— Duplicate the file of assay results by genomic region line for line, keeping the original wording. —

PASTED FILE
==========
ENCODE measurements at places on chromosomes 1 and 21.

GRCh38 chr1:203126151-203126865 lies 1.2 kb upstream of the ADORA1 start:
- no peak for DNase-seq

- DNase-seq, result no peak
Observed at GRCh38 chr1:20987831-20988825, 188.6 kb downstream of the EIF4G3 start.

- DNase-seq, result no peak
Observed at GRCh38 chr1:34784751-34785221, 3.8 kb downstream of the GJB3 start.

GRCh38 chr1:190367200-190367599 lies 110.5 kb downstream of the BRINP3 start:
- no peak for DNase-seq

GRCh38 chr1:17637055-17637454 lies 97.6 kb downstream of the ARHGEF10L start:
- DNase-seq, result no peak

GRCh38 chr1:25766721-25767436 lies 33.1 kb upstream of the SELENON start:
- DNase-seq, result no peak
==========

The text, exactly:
ENCODE measurements at places on chromosomes 1 and 21.

GRCh38 chr1:203126151-203126865 lies 1.2 kb upstream of the ADORA1 start:
- no peak for DNase-seq

- DNase-seq, result no peak
Observed at GRCh38 chr1:20987831-20988825, 188.6 kb downstream of the EIF4G3 start.

- DNase-seq, result no peak
Observed at GRCh38 chr1:34784751-34785221, 3.8 kb downstream of the GJB3 start.

GRCh38 chr1:190367200-190367599 lies 110.5 kb downstream of the BRINP3 start:
- no peak for DNase-seq

GRCh38 chr1:17637055-17637454 lies 97.6 kb downstream of the ARHGEF10L start:
- DNase-seq, result no peak

GRCh38 chr1:25766721-25767436 lies 33.1 kb upstream of the SELENON start:
- DNase-seq, result no peak